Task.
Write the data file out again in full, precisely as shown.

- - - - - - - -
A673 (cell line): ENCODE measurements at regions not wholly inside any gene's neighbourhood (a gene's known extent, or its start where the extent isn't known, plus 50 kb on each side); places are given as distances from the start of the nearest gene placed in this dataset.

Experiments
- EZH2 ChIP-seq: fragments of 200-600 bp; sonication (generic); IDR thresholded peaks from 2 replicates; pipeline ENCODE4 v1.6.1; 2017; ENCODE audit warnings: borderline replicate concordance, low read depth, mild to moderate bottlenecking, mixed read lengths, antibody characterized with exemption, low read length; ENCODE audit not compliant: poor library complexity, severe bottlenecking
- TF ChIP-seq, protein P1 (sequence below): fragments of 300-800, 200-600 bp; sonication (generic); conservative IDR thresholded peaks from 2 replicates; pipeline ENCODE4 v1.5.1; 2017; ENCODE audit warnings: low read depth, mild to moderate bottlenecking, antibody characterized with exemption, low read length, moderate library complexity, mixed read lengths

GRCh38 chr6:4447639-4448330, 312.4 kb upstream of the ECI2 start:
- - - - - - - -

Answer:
A673 (cell line): ENCODE measurements at regions not wholly inside any gene's neighbourhood (a gene's known extent, or its start where the extent isn't known, plus 50 kb on each side); places are given as distances from the start of the nearest gene placed in this dataset.

Experiments
- EZH2 ChIP-seq: fragments of 200-600 bp; sonication (generic); IDR thresholded peaks from 2 replicates; pipeline ENCODE4 v1.6.1; 2017; ENCODE audit warnings: borderline replicate concordance, low read depth, mild to moderate bottlenecking, mixed read lengths, antibody characterized with exemption, low read length; ENCODE audit not compliant: poor library complexity, severe bottlenecking
- TF ChIP-seq, protein P1 (sequence below): fragments of 300-800, 200-600 bp; sonication (generic); conservative IDR thresholded peaks from 2 replicates; pipeline ENCODE4 v1.5.1; 2017; ENCODE audit warnings: low read depth, mild to moderate bottlenecking, antibody characterized with exemption, low read length, moderate library complexity, mixed read lengths

GRCh38 chr6:4447639-4448330, 312.4 kb upstream of the ECI2 start: